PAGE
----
Prof. N. Reha Tandoğan, M.D. - Asım Kayaalp, M.D.

What is a partial anterior cruciate ligament injury?

Anterior cruciate ligament (ACL) injuries usually involve the entire ligament in which all the fibers are torn. Surgery in these patients requires removal of all the remaining fibers and reconstruction of the ligament using a tendon graft. Less frequently, some of the fibers of the ACL may be un-injured and may remain undisturbed between the bone insertions of the ligament. This is called a partial anterior cruciate ligament injury. These patients may still require surgery, since the remaining fibers of the ACL are not enough to prevent the symptoms of instability.

What are the treatment options for partial anterior cruciate ligament injuries?

There are three options for the treatment of partial ACL injuries.

Primary repair: This involves sewing back the torn ligament form its insertion site using multiple sutures. This works only in a very small proportion of the patients, and is only suitable for acute peel-off injuries in adolescents, in which the body of the ligament is relatively intact. However, the outcomes are inferior to reconstruction using a graft tissue, probably due the plastic deformation the ligament undergoes before being torn.

Classical ACL reconstruction: This technique involves removal of all ligament remnants and reconstructing the ACL using a tendon graft and bone tunnels drilled into original ligament insertion sites. The proponents of this technique argue that the remaining fibers of the ACL do not have an important effect on healing and leaving the remnants might compromise tunnel locations.

Remnant preserving ACL reconstruction: Although the torn fibers of the ACL are removed, the undamaged fibers of the partially torn ligament are preserved in this technique. The ACL is reconstructed using a tendon graft again using bone tunnels, but the remnants of the ACL are preserved with special techniques (Video 1).

Video 1: Remnant preserving ACL reconstruction.

Is remnant preserving ACL reconstruction more difficult than classical techniques?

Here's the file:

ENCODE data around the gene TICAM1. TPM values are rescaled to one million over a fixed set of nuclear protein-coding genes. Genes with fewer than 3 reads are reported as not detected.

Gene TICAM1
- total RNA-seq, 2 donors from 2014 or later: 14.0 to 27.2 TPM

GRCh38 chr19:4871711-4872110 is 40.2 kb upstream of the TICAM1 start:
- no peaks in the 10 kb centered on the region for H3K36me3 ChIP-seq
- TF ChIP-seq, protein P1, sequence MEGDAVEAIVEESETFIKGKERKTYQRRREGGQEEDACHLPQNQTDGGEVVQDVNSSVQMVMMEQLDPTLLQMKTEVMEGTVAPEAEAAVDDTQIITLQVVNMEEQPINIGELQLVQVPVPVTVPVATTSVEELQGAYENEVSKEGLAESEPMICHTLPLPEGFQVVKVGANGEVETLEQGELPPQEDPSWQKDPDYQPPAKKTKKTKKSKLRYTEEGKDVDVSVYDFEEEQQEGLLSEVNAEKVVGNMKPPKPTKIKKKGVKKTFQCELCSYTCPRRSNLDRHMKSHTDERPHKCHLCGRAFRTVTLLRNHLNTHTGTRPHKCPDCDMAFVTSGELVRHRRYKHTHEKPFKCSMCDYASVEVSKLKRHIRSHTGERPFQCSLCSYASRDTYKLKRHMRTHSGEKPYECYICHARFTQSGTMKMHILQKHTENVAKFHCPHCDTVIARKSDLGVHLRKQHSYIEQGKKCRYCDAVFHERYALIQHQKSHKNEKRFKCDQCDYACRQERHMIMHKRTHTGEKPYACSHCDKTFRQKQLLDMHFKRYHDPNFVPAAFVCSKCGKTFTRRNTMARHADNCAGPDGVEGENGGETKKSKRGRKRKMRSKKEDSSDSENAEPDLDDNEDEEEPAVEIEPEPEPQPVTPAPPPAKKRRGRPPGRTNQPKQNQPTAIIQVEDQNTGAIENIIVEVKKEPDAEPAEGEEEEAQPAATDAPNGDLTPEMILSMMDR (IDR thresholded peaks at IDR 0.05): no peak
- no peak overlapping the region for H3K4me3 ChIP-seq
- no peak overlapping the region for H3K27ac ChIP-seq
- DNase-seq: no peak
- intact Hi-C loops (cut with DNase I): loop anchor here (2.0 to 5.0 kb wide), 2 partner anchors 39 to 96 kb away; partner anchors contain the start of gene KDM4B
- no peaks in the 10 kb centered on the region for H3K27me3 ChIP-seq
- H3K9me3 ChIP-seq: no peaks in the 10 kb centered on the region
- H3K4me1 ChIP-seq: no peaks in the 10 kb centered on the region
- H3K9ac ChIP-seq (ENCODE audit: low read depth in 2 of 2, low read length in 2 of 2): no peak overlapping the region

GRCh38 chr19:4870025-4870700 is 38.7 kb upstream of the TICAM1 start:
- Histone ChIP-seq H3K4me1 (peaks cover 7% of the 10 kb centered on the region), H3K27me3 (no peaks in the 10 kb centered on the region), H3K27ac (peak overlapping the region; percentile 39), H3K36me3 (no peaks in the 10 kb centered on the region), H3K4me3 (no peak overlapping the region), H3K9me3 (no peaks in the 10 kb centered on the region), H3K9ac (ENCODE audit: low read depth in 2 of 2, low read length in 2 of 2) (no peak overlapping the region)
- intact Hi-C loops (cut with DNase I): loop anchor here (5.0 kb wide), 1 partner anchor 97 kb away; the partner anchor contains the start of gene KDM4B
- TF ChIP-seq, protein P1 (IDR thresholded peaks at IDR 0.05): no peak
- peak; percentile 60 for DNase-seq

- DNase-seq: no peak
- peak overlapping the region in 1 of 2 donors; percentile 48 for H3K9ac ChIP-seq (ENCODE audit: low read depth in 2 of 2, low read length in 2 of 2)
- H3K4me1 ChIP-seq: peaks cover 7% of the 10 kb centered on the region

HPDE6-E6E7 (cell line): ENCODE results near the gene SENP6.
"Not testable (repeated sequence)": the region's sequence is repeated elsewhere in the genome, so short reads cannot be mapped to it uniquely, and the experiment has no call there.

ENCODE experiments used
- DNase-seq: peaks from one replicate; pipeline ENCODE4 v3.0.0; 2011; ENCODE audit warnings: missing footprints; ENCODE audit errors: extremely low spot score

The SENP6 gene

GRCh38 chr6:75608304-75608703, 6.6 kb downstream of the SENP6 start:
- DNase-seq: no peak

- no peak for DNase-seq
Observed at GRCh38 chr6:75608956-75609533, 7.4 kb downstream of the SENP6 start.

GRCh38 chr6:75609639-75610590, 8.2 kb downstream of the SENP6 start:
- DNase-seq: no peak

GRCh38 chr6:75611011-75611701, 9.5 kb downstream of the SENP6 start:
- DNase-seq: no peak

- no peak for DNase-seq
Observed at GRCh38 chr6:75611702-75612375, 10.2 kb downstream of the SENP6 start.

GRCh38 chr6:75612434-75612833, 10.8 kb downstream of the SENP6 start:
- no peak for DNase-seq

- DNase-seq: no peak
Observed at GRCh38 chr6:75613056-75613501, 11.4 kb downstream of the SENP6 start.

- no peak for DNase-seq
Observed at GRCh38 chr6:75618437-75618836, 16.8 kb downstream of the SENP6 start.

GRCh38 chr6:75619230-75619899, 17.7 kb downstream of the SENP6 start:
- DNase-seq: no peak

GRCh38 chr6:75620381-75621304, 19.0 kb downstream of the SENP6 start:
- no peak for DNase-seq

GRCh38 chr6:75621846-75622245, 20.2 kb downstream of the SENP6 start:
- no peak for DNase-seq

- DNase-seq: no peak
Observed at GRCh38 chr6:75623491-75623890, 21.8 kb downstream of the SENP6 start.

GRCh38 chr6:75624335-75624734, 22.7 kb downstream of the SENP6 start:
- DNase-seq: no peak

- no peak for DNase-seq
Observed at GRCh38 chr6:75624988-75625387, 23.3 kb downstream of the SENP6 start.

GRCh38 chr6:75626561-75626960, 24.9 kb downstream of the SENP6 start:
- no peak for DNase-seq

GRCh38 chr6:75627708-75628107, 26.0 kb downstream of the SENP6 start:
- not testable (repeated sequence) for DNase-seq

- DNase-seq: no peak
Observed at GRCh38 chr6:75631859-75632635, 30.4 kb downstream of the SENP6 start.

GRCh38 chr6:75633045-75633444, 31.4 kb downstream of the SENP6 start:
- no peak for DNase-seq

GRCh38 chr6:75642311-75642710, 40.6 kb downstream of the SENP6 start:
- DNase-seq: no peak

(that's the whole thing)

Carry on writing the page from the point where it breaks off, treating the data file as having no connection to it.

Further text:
Remnant preserving ACL reconstruction might be more challenging than classical ACL reconstruction techniques. Special precautions are necessary to prevent damage to the remaining fibers of the ACL. An experienced knee surgeon is a must, since compromising on tunnel locations negates the positive effects of remnant preservation. The post-operative pain and recovery are no different than classical ACL reconstruction.

What are the advantages of remnant preserving ACL reconstruction?

Remnant preserving ACL reconstruction increases the strength of the reconstructed ligament and has positive effects on the healing and maturation of graft tissue. The tendon grafts using for ACL reconstruction are avascular (without any functioning blood vessels) at the time of implantation. These grafts are vascularized during the first year after surgery, with the body creating a healing response and covering the graft with new tissue and blood vessels. This process is called “ligamentization”. The preserved fibers of the ACL increase the vascularity (new blood vessels needed for healing) of the graft and prevent the leakage of synovial fluid into the bone tunnels which impedes healing. The preserved fibers of the ACL also increase the mechanical strength of the graft and may act as an internal brace to protect the graft during the ligamentization process. Some scientists also think that remnant preservation increased the ability of nerve endings to cover the newly forming ligament, thereby increasing proprioception (joint position sense). Proprioception is an important factor for successful return to sports.

Are the outcomes of remnant preservation ACL reconstruction better than classical techniques?

Excellent outcomes and a high rate of return to pre-injury levels of sports can be achieved with both techniques. However, in a comparative analysis of 7 studies, remnant preserving ACL reconstruction was found to have slightly better outcomes compared to classical techniques (Wang HD. J Orthop Surg Res. 2018;13(1):231). It is important to note that not all patients are suitable for remnant preservation, however when possible, these techniques should be employed to achieve better outcomes.

© Prof. Dr. Reha Tandoğan - Op. Dr. Asım Kayaalp